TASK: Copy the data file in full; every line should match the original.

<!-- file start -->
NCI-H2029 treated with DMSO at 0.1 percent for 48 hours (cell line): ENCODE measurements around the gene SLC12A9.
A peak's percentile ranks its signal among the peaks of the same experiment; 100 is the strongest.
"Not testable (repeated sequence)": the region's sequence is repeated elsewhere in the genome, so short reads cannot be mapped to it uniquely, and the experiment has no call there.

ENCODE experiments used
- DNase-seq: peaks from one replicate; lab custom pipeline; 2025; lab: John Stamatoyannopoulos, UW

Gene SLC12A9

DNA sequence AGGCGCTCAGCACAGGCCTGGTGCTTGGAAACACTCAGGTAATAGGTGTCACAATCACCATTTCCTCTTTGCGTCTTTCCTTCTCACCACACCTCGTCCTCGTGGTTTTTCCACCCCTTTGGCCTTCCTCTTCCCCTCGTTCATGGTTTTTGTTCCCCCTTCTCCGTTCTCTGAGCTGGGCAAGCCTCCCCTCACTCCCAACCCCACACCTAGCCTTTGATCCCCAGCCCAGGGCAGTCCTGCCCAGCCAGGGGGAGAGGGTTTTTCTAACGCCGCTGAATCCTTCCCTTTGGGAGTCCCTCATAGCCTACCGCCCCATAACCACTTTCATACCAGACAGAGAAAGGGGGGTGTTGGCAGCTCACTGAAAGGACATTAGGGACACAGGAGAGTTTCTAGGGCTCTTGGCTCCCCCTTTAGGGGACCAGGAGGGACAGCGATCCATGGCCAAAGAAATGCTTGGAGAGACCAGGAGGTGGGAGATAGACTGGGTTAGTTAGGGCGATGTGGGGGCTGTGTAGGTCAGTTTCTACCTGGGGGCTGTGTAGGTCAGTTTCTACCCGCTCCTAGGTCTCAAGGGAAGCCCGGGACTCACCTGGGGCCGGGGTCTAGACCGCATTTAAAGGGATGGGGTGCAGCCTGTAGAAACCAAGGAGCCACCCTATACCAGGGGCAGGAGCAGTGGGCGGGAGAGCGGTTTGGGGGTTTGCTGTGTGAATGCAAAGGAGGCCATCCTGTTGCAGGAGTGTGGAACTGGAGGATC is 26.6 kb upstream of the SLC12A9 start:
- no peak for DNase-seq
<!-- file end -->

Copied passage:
NCI-H2029 treated with DMSO at 0.1 percent for 48 hours (cell line): ENCODE measurements around the gene SLC12A9.
A peak's percentile ranks its signal among the peaks of the same experiment; 100 is the strongest.
"Not testable (repeated sequence)": the region's sequence is repeated elsewhere in the genome, so short reads cannot be mapped to it uniquely, and the experiment has no call there.

ENCODE experiments used
- DNase-seq: peaks from one replicate; lab custom pipeline; 2025; lab: John Stamatoyannopoulos, UW

Gene SLC12A9

DNA sequence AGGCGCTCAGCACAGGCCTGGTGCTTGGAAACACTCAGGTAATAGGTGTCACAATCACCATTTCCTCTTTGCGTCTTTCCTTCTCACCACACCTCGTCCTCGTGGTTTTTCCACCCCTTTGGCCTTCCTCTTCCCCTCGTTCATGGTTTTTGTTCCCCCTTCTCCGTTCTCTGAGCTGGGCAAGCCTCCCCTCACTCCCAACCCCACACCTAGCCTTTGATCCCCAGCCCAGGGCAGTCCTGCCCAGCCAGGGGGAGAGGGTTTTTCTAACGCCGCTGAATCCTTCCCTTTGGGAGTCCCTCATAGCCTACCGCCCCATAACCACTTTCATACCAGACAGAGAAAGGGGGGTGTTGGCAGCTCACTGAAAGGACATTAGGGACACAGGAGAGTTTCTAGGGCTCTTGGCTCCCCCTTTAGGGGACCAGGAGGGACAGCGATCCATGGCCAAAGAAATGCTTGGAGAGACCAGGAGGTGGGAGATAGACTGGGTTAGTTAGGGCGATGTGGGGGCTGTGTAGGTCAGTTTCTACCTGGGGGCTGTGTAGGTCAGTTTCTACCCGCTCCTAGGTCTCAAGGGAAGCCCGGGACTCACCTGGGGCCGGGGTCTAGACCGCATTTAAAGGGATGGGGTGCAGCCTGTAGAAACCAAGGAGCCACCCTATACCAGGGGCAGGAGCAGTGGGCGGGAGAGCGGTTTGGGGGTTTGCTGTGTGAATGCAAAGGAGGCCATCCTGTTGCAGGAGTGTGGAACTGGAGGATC is 26.6 kb upstream of the SLC12A9 start:
- no peak for DNase-seq